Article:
House Dems will offer alternative budget

Ending months of speculation, the top Democrat on the House Budget Committee said this week that he'll soon propose a 2012 budget bill to counter the Republicans' spending plan.

Rep. Chris Van Hollen (D-Md.), who has been weighing whether to  offer an alternative to the GOP's 2012 budget proposal, eliminated the uncertainty Tuesday.

"We will have a Democratic alternative budget," Van Hollen told reporters during a press conference at the Capitol.

Van Hollen didn't offer a timeline or get into the specifics of the proposal, saying only that it will feature "significant deficit reduction."

The Republican proposal, unveiled Tuesday by Budget Chairman Paul RyanPaul RyanRyan reminds lawmakers to be on time for votes Lawmakers consider new security funding in wake of shooting Paul Ryan: ‘Beautiful day’ to catch up with Bono MORE (R-Wis.), would cut $5.8 trillion in projected federal spending over the next decade, largely by scaling back Medicare and Medicaid payments.

Speaker John BoehnerJohn BoehnerRyan reminds lawmakers to be on time for votes Juan Williams: GOP fumbles on healthcare The Hill's 12:30 Report MORE (R-Ohio) said the proposal "will help spur job creation today, stop spending money we don’t have, and lift the crushing burden of debt that threatens our children’s future."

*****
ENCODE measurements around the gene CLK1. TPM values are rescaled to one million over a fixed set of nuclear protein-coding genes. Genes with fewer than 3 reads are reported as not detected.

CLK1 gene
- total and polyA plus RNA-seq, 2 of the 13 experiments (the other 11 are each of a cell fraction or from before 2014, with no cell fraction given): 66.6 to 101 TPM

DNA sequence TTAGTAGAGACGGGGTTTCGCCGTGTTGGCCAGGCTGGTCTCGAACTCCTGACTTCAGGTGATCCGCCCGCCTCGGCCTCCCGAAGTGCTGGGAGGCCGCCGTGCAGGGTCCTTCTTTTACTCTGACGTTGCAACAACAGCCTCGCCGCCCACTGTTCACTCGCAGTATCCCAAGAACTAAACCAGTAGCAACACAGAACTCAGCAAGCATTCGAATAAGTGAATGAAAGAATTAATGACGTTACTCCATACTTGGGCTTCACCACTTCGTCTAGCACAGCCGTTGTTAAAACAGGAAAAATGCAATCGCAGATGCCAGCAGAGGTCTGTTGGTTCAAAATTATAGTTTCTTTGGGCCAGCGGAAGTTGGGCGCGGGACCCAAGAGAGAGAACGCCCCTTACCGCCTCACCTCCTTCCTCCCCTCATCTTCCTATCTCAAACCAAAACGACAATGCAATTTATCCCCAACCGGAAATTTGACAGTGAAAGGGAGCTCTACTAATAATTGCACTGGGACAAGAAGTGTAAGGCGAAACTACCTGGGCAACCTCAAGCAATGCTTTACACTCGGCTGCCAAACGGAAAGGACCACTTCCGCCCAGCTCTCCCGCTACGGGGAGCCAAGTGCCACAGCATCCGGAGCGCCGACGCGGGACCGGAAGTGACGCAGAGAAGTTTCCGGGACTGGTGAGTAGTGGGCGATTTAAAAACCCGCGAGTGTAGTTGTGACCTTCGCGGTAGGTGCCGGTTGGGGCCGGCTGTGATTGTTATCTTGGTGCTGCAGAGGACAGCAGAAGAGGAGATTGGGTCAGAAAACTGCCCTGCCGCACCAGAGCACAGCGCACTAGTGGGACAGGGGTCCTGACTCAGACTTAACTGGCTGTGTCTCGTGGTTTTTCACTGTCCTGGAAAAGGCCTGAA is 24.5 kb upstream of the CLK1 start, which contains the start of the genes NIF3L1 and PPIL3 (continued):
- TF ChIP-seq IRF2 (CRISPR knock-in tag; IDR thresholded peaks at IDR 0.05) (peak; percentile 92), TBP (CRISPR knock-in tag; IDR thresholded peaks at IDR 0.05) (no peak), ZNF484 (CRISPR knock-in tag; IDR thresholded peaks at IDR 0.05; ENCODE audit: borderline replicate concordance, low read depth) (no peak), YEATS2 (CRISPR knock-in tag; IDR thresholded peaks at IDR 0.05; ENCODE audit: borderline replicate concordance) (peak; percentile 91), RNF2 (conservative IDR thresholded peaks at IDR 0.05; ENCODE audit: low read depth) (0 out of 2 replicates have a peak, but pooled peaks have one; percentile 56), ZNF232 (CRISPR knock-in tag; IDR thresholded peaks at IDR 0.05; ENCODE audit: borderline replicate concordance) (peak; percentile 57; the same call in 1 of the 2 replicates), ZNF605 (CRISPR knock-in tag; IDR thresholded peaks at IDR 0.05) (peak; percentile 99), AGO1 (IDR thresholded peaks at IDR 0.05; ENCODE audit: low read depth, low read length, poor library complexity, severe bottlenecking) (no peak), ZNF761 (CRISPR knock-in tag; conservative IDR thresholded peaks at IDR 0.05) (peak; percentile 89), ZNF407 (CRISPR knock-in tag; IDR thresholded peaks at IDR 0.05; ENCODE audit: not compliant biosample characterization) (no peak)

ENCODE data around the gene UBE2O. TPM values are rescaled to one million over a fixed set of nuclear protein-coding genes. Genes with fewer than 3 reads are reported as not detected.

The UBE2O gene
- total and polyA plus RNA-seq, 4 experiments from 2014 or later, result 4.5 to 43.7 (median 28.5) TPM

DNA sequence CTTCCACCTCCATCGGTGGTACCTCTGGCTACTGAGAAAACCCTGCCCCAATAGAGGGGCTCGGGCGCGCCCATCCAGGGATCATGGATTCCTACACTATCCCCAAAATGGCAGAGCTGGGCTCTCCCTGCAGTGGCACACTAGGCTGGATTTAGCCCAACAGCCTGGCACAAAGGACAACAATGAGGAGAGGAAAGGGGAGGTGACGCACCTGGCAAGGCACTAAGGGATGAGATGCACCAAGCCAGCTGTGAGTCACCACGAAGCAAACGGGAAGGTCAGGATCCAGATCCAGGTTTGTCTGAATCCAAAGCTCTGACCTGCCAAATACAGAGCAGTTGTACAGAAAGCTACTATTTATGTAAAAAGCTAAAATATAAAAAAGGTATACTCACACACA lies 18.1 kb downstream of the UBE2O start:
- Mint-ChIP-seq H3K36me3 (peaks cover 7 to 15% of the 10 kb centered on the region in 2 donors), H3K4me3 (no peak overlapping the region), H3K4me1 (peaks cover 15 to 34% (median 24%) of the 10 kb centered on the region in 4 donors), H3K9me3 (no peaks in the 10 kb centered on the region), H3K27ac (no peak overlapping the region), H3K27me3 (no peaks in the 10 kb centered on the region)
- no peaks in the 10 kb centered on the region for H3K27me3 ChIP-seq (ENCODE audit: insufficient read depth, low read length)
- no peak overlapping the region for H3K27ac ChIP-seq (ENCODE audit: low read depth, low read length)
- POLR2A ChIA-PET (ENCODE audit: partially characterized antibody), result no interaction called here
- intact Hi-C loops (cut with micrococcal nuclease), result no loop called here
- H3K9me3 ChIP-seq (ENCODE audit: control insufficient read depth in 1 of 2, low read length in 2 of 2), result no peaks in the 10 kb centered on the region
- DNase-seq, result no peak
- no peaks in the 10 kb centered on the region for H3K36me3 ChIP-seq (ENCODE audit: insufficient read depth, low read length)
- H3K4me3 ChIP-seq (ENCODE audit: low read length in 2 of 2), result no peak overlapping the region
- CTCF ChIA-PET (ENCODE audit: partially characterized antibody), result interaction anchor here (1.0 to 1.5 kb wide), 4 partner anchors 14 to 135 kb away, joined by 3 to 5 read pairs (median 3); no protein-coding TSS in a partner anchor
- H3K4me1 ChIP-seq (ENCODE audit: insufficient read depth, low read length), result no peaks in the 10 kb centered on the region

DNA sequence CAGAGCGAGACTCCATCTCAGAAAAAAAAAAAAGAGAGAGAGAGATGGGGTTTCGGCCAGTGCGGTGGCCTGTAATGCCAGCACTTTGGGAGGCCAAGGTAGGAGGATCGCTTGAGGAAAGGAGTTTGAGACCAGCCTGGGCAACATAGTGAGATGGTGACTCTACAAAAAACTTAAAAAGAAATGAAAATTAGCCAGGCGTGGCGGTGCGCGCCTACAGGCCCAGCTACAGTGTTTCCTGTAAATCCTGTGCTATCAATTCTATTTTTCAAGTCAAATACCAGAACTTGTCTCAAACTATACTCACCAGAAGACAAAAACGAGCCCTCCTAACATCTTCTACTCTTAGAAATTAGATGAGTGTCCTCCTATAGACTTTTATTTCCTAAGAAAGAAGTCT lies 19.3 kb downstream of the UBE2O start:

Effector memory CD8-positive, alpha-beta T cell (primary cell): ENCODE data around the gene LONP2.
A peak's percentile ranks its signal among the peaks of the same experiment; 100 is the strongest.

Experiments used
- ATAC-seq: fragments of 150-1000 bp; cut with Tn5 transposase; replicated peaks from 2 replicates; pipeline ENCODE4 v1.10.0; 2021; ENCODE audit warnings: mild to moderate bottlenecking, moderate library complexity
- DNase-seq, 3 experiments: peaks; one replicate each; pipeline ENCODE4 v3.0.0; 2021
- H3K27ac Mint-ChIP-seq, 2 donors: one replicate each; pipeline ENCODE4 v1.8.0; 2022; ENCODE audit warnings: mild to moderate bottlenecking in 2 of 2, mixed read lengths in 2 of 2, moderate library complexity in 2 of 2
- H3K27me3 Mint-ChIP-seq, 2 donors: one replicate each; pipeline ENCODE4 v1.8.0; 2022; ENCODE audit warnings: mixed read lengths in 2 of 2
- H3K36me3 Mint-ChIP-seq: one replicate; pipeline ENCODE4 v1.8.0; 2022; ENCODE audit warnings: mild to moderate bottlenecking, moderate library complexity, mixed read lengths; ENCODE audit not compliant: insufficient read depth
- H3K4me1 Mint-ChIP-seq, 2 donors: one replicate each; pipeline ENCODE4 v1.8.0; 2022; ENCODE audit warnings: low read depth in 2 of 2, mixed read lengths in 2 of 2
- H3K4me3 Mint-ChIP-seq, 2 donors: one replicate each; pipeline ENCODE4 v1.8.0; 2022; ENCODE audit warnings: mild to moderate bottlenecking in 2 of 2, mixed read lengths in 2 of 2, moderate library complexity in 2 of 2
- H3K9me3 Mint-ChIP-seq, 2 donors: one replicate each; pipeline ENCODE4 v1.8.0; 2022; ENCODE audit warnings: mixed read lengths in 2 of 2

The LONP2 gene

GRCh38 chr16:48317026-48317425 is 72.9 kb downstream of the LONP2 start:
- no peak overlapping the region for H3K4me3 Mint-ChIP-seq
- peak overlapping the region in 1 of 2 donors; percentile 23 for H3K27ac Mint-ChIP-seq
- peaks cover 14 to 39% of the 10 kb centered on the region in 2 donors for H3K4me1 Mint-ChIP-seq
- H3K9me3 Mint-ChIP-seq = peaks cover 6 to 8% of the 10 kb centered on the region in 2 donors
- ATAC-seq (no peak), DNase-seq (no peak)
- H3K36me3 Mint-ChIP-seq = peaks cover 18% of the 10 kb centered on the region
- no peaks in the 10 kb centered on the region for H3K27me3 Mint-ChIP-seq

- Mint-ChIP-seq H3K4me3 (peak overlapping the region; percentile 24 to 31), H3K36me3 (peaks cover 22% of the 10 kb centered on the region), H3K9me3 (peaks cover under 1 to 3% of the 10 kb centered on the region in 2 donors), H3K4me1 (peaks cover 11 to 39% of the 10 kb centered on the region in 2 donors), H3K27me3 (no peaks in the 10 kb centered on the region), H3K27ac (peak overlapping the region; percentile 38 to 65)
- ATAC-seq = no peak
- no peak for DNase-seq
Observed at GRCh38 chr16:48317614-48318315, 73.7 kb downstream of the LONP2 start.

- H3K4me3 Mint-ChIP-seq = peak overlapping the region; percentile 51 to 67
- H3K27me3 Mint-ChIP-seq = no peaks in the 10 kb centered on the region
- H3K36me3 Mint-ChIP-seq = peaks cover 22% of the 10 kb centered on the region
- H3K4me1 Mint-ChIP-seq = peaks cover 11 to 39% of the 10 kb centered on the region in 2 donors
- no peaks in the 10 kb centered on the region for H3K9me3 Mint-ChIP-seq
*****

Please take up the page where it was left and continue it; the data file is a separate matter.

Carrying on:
Democrats have a different position. Van Hollen characterized the GOP budget as a "rigid, ideological agenda" that promotes "tax breaks for the very wealthy at the expense of the rest of the country."

The Maryland Democrat warned that Medicare seniors will bear much of burden of the GOP's efforts to cut federal spending.

"They're going to shift the entire risk of rising healthcare costs to seniors," Van Hollen said. "That's what their plan does."

The Budget Committee is scheduled to begin marking up the Ryan bill Wednesday.